Similarly in scenario B, being presented the option to avoid an immediate loss and gain the possibility of 'maybe' losing nothing again seems like the rational option. Unfortunately if you were to keep choosing this option 10 times you would statistically have lost $5000 vs $4000. This is the same with losing trades where we choose to avoid taking a loss only to end up with a much bigger loss.
It is also interesting to note that this is probably the same reason many people seem to make money when they trade using a demo account but as soon as they start trading with real money they just cannot remain profitable. With 'fake' money there is no pain in losing.
Getting back to the FXCM study, in conclusion they found that simply having a risk to reward ratio equal or greater than one, increases your odds of profitability almost 3 fold.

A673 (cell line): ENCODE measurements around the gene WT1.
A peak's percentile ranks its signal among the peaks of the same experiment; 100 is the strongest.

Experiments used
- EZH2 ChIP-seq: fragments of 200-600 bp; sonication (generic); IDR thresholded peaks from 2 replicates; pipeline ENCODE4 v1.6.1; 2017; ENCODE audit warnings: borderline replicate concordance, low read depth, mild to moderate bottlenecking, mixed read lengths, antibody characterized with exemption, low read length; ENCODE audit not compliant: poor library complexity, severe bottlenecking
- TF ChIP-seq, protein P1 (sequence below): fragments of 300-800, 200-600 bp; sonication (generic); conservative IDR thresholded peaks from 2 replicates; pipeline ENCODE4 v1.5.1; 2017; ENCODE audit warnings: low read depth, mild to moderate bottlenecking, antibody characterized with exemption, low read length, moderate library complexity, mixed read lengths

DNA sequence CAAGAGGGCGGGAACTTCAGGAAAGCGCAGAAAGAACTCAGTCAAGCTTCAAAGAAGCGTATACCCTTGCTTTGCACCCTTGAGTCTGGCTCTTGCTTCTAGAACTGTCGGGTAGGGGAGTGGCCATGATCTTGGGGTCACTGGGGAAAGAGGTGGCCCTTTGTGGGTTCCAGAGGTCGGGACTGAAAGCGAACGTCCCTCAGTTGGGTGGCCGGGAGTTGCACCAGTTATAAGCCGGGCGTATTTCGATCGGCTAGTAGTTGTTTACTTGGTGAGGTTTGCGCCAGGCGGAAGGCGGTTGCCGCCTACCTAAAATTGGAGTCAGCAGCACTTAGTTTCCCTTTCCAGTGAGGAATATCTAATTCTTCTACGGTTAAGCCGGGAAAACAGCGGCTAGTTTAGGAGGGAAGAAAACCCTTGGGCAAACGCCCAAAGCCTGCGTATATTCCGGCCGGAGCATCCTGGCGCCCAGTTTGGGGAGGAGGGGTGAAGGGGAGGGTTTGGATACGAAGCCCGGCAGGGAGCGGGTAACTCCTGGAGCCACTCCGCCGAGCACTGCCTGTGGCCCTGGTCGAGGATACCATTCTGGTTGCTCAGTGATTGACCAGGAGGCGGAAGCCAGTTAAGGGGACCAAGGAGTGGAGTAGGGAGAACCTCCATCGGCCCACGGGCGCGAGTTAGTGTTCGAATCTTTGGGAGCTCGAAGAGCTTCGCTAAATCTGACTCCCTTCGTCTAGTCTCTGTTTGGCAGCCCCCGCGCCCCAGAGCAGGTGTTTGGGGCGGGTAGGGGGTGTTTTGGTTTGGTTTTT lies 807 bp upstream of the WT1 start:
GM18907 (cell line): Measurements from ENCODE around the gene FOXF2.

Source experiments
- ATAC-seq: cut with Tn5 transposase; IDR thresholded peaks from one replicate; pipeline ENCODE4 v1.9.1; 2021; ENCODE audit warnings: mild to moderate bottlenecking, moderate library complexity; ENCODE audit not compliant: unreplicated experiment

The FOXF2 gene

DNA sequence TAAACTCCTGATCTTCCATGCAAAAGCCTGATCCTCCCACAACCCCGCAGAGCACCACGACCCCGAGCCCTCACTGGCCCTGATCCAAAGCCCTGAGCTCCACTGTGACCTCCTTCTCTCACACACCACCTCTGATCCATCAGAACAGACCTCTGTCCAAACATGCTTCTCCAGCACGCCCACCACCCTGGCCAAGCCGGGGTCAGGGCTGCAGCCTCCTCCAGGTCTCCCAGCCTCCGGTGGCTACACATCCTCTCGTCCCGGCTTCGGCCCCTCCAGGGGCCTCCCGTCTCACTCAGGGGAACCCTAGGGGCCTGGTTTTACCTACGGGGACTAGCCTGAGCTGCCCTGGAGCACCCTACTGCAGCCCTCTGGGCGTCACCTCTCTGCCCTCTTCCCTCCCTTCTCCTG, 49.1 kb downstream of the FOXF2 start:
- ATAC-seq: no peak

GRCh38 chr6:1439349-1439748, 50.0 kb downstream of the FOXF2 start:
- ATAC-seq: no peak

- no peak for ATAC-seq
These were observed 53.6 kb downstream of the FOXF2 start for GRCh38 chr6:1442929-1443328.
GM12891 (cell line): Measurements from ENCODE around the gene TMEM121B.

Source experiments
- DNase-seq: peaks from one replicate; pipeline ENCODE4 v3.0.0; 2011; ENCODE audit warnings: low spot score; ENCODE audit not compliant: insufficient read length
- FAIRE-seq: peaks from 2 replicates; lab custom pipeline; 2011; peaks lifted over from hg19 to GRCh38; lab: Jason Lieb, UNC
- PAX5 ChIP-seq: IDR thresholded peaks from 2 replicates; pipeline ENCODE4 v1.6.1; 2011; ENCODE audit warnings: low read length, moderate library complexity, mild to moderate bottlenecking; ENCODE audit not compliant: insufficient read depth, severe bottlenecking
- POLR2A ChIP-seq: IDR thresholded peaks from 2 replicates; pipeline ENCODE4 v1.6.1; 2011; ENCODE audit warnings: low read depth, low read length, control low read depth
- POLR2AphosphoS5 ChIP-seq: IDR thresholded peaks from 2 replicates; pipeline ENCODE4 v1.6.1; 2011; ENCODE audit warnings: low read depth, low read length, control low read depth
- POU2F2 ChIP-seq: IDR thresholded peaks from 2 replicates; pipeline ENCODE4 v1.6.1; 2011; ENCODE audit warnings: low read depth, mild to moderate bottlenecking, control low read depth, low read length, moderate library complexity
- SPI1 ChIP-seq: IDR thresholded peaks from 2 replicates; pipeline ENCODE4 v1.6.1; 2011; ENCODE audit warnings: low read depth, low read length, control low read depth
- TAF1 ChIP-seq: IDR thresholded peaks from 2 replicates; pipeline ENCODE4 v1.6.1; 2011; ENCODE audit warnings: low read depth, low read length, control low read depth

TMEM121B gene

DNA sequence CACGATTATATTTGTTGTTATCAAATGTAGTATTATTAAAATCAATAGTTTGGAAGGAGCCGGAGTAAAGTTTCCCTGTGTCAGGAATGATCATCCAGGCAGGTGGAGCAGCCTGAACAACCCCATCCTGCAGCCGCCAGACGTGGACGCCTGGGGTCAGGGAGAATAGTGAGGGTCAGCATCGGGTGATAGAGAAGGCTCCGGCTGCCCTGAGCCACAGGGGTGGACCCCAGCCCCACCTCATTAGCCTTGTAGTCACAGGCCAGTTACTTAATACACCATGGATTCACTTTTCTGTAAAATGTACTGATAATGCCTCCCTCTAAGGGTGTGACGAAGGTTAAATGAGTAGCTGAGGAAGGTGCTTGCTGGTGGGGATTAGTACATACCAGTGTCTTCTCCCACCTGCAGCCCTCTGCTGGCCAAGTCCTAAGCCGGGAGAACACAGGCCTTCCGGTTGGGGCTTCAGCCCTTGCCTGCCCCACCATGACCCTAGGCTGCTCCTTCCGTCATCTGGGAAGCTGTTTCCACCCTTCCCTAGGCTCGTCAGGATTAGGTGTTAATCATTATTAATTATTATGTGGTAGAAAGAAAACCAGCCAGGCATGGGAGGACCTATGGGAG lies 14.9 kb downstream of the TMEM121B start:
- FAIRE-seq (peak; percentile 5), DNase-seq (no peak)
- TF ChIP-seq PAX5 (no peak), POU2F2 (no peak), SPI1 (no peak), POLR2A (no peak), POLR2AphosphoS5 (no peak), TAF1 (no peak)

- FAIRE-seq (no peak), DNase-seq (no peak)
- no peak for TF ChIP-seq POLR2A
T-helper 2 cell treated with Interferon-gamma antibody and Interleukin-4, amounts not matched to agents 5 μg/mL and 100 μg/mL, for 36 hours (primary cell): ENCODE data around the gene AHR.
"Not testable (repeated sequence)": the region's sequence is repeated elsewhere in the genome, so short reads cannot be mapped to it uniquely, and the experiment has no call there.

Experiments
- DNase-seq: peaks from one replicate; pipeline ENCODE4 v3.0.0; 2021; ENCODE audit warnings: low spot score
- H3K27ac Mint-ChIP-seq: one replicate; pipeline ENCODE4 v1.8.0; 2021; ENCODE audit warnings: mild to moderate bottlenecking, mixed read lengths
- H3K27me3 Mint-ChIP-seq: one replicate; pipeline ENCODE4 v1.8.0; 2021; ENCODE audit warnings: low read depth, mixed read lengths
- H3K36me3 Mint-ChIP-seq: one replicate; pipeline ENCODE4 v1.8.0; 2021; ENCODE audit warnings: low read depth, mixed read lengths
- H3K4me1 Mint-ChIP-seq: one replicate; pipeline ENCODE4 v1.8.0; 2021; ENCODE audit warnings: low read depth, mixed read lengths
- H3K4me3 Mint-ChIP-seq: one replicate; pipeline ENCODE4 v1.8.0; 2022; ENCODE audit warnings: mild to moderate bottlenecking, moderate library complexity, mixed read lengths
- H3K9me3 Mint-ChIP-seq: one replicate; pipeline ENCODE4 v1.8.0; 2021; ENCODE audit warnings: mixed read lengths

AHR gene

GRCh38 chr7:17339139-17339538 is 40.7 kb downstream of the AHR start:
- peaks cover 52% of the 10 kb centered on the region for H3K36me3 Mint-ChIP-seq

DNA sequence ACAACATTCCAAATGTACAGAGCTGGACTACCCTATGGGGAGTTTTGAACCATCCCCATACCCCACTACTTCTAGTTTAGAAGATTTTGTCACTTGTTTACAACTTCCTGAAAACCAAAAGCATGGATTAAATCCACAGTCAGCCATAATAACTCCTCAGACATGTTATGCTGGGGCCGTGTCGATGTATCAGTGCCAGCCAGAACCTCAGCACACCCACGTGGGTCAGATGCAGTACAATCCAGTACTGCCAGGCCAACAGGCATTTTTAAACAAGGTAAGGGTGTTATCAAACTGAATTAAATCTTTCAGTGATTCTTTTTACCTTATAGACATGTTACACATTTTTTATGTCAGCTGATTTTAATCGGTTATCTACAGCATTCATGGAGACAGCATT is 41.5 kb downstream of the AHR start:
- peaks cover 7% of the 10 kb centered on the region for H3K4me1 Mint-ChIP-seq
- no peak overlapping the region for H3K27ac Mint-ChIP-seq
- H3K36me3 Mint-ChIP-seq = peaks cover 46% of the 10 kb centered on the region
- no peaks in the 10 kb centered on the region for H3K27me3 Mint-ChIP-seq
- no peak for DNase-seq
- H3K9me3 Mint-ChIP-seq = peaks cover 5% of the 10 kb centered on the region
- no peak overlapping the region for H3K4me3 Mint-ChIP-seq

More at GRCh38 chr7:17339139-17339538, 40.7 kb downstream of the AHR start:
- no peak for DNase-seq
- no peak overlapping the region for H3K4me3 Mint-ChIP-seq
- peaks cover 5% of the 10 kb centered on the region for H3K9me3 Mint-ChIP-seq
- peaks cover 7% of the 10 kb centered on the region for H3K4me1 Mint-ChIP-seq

So how do you determine your risk to reward ratio and why is this so important? Let me explain, a risk to reward ratio is basically your maximum possible loss (as determined by your stop loss level) divided by your minimum possible gain (as determined by your initial take profit level). And this brings me back to the importance of having a trading plan! A trading plan is basically a checklist helping you to execute and manage your trades according to a predefined set of rules. Here is an example of a very simple trading plan to enter a long position based on a very basic Fibonacci pullback strategy:
Price is above the 200MA
Price has retraced 61.8% from the previous swing high and coincides with previous horizontal support levels
Strong engulfing green candle has formed on the Fibonacci level
Risk to Reward Ratio:
Take Profit Level is 100pips away from Entry
Stop Loss Level is 50pips away from Entry